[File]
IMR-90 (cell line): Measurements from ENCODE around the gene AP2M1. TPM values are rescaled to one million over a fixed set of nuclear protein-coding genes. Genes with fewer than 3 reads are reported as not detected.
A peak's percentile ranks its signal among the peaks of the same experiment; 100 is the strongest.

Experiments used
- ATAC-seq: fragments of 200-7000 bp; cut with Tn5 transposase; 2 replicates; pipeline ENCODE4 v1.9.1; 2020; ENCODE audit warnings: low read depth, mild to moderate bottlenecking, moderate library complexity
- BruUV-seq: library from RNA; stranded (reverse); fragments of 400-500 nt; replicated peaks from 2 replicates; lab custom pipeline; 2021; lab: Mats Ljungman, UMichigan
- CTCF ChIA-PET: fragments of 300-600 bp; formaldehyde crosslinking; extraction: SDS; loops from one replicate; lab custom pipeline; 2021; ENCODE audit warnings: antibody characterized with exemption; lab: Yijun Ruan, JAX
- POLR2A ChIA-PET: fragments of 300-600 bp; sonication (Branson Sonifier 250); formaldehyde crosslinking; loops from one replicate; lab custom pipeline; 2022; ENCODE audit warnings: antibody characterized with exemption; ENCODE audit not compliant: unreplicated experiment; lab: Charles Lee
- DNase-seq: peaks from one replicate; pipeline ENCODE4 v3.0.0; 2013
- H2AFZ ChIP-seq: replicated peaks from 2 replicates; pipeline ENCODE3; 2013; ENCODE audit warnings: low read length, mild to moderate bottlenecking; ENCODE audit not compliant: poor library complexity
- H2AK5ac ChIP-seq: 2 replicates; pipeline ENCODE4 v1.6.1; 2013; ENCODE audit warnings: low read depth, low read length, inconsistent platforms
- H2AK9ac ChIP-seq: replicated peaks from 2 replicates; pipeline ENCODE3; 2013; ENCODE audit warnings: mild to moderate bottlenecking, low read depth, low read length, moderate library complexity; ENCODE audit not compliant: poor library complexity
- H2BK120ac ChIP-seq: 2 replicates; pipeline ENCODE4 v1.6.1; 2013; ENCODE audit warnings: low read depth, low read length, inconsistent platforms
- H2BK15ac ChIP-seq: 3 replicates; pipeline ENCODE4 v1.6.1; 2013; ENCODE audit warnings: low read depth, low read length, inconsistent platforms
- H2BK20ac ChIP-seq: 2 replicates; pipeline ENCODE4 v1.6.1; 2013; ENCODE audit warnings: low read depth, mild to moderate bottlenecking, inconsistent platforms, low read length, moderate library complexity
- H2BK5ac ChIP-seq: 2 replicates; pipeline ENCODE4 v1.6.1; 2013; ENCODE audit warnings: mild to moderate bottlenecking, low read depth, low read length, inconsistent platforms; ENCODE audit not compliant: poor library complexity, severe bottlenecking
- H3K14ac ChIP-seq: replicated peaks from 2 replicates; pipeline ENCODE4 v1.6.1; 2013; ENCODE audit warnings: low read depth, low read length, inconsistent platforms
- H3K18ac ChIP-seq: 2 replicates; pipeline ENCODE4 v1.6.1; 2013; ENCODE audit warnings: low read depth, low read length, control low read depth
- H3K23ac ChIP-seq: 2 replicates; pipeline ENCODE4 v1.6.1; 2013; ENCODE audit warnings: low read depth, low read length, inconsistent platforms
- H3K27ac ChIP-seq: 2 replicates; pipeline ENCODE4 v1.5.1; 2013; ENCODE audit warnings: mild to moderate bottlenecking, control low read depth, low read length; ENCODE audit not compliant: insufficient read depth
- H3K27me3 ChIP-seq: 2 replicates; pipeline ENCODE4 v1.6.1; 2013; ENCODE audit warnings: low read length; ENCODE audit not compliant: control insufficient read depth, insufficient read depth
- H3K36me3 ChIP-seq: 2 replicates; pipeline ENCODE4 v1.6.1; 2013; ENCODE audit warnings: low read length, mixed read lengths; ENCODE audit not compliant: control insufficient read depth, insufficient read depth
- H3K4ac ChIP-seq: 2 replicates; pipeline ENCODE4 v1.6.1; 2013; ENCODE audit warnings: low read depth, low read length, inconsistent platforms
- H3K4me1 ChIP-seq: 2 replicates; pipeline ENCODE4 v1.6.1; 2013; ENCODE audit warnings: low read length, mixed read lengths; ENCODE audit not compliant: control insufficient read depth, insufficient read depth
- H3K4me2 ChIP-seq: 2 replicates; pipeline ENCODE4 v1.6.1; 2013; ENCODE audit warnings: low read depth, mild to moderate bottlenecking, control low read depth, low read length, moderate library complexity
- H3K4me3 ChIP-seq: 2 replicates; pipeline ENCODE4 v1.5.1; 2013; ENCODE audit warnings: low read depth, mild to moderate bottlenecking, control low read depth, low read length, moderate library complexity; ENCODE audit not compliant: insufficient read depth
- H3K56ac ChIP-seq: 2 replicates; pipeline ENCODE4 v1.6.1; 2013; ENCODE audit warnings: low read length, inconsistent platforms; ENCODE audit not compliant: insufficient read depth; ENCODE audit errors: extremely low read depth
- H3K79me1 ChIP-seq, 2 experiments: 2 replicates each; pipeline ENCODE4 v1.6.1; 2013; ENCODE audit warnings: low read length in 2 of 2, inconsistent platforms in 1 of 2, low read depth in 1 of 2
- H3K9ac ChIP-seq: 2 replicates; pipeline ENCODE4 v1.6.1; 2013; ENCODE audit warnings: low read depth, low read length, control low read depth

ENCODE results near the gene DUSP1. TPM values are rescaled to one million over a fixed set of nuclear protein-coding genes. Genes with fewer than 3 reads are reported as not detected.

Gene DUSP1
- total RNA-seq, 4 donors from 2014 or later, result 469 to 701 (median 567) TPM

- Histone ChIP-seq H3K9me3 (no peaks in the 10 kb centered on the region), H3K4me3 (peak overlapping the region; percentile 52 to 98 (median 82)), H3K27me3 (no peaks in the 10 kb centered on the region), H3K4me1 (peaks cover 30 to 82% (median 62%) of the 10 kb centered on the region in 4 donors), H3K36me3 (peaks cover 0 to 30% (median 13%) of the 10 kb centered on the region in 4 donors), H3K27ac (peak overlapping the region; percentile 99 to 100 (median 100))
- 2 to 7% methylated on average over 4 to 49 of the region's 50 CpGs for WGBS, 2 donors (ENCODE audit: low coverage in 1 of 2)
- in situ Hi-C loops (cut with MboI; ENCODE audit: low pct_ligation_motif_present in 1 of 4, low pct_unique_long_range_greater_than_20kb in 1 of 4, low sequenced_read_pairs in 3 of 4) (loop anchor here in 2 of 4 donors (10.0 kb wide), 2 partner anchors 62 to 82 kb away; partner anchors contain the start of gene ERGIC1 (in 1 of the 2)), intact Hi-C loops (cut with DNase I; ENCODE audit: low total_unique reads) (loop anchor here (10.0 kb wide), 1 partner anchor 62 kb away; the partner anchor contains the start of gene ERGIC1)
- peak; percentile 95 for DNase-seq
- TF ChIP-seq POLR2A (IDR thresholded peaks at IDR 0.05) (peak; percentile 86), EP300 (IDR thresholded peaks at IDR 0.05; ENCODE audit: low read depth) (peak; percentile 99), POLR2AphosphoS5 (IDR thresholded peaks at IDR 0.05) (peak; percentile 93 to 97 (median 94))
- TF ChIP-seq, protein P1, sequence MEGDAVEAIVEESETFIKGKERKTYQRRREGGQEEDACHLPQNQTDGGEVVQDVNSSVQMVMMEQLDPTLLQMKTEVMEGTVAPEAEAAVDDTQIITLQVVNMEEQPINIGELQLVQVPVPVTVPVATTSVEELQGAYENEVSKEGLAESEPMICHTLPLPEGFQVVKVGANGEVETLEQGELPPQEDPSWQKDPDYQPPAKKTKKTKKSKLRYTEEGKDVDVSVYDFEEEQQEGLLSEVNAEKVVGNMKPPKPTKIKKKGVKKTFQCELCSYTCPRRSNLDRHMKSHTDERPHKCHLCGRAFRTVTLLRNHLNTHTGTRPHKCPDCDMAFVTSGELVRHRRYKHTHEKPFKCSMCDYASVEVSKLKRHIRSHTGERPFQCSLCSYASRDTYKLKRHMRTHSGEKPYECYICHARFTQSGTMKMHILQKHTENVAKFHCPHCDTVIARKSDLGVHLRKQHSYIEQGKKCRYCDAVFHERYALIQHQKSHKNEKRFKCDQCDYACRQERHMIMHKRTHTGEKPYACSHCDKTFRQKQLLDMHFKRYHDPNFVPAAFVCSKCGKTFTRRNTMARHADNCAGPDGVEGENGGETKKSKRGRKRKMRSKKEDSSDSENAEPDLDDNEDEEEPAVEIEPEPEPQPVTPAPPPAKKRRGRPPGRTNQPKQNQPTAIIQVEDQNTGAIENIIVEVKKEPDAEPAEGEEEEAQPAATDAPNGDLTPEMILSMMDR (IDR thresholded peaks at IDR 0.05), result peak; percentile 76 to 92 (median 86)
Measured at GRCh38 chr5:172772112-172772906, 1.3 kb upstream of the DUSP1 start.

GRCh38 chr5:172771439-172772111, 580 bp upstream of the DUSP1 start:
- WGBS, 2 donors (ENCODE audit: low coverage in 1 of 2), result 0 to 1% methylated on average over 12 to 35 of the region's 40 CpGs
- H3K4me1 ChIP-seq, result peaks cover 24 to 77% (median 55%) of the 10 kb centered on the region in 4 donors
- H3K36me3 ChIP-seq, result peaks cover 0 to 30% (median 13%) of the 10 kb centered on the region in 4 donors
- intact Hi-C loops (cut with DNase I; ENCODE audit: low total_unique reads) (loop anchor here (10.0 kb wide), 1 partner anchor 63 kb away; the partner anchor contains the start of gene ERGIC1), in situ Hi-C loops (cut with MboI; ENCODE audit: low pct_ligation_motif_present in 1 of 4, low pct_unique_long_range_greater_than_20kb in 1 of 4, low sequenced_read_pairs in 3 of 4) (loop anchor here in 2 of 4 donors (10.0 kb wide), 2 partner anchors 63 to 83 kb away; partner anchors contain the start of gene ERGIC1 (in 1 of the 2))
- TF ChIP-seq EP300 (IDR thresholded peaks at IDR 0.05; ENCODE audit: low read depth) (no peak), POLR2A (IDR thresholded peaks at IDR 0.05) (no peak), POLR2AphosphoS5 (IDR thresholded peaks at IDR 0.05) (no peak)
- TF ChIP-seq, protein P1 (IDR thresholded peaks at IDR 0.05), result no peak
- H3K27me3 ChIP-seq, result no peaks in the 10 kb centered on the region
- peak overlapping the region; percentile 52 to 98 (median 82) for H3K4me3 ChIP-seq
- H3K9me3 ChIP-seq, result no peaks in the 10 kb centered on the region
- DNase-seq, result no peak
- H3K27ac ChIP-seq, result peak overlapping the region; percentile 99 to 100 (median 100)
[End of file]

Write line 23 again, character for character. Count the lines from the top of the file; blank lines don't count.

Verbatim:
- H3K4me1 ChIP-seq: 2 replicates; pipeline ENCODE4 v1.6.1; 2013; ENCODE audit warnings: low read length, mixed read lengths; ENCODE audit not compliant: control insufficient read depth, insufficient read depth